Relevant Policies and Schemes


3.5         The feasibility study incorporates and responds to several relevant national and local policies and schemes. Additionally, scheme infrastructure design will need to be compliant with central government requirements.


3.6         The government released the ‘Gear Change’ vision document in July 2020; this sets out the national ambition to make walking and cycling the natural choice for short journeys, or as part of a longer journey. The accompanying Local Transport Note 1/20 (LTN 1/20) sets out a step-change in how local authorities must deliver cycling improvements. To qualify for any government funding, local authority schemes must adhere to the design principles set out in LTN 1/20, which among other things sets out the need to design cycling improvements along direct routes and to physically separate cyclists from both traffic and pedestrians where possible on busy routes.


3.7         Key recommendations from the Brighton & Hove Climate Assembly (2020) are for the creation of healthier low traffic / pedestrianised communities, that the council should actively consult and engage with the community, the introduction of mobility hubs (a mobility hub is a recognisable place which provides and connects up different types of travel, like cycle hire, stations, parking and transport information), and that cyclists should be prioritised over cars through well-designed dedicated cycling networks that are safe and practical for day-to-day use as well as leisure.


3.8         The council has begun to develop Local Transport Plan (LTP) 5.  The emerging plan sets out several proposed interventions falling within six transport priority areas including:


·         Create an inclusive and integrated transport system

·         Reduce car use

·         Develop streets and places that encourage and enable active travel

·         Promote and facilitate the use of low and zero emission vehicles

·         Increase public transport use

·         Promote and use technology to reduce and manage travel


3.9         The council approved the city’s first LCWIP in March 2022 in order for the council to strategically plan for improvements to the active travel network. The LCWIP aims to improve the active travel network, promote active travel and enhance links between Brighton & Hove and neighbouring areas. Wider benefits of the plan include greater connectivity, equality of opportunity, and improved public health and overall quality of life for residents. It will also help meet the challenge of becoming a carbon neutral city by 2030.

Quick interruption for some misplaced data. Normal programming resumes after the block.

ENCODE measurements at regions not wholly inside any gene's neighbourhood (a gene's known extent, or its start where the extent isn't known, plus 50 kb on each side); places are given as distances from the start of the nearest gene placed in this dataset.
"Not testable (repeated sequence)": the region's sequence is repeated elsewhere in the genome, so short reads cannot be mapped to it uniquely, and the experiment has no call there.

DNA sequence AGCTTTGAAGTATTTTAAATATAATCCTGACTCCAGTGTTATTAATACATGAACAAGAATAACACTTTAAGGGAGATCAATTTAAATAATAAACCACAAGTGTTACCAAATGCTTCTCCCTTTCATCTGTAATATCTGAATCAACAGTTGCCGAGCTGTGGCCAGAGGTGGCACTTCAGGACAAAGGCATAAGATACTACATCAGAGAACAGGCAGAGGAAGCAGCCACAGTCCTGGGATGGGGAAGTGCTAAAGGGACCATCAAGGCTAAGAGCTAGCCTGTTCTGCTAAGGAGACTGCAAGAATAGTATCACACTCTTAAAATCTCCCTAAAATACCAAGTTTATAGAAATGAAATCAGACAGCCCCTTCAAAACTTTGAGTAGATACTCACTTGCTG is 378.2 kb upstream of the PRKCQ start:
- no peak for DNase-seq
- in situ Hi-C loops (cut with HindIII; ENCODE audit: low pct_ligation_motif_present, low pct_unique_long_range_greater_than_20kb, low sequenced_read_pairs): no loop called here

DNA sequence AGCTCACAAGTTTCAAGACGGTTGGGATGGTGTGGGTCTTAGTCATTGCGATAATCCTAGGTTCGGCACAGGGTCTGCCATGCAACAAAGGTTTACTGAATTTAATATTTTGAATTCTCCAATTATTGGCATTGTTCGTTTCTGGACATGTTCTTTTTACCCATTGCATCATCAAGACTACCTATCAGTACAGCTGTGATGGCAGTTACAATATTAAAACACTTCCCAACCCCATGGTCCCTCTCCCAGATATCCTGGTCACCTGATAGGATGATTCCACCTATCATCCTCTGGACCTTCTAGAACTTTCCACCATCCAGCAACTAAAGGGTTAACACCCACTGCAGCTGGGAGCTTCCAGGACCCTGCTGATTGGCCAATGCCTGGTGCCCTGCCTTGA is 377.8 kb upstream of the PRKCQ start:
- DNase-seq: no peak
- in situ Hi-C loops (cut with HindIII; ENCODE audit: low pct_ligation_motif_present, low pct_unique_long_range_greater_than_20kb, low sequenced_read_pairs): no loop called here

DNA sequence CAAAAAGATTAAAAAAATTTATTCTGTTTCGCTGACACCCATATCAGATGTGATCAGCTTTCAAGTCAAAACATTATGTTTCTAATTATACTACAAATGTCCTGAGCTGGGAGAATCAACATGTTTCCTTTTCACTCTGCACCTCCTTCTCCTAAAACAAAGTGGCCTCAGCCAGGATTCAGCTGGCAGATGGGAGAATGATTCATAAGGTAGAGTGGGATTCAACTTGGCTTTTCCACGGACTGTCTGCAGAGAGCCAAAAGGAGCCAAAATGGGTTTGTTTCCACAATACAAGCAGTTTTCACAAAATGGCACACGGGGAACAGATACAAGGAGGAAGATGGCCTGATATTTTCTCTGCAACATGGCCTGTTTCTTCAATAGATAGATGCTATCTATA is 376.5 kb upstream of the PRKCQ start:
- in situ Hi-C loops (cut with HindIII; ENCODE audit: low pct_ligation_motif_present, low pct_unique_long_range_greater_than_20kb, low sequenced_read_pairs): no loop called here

3.10      The following elements of the council’s LCWIP feature within the feasibility study area, which formed the basis of putting forward the EoI (which was successful in securing funding for the feasibility study).


o   Priority Strategic Route for improvement: A259

o   Priority Strategic Route for improvement: New Church Road

o   Priority Strategic Route for improvement: Sackville Road / Hove Street

o   Strategic Route for improvement: Portland Road

o   Strategic Route for improvement: Boundary Road / Station Road

o   Area-based treatment: Poet’s Corner area


3.11      There is therefore a strong strategic case for investing in the area via the approved LCWIP which commits in principle to improvements to the above routes and areas.


3.12      There are also existing regeneration schemes in the area such as Kingsway to the Sea, which will benefit from transport improvements to the wider area for those visiting new and improved attractions on the seafront.


Existing Transport Network


3.13      An audit of the existing network was undertaken by Jacobs and PJA, identifying the study area’s walking and cycle porosity levels (which tests connections between areas’ movement cells), permeability levels (how many clear routes run through the areas’ movement cells), and key severance features and locations). At present, current cycling and walking porosity levels for the area are poor and require significant improvement. Data has also been analysed to establish levels of car, van, and cycle ownership, along with percentages of residents who travel to work by sustainable and non-sustainable modes. While the percentage of residents using sustainable travel modes for the area is high, access to adequate active travel network facilities remains low when considering national design standards for infrastructure.


3.14      Identification of current travel routes through the area have been established through previous and newly commissioned traffic counts, vehicle flow (telematics) data, and cycle and pedestrian (Strava) journey data. Significant levels of through-traffic on the major east–west routes, the boundary north-south roads, and the level crossing and Olive Road bridge to the west have been identified.


3.15      Pedestrian and cycling collision data highlights several clusters of collision ‘hot spots’ within local centres and high streets, particularly in the areas surrounding Portslade station and Portland Road high street.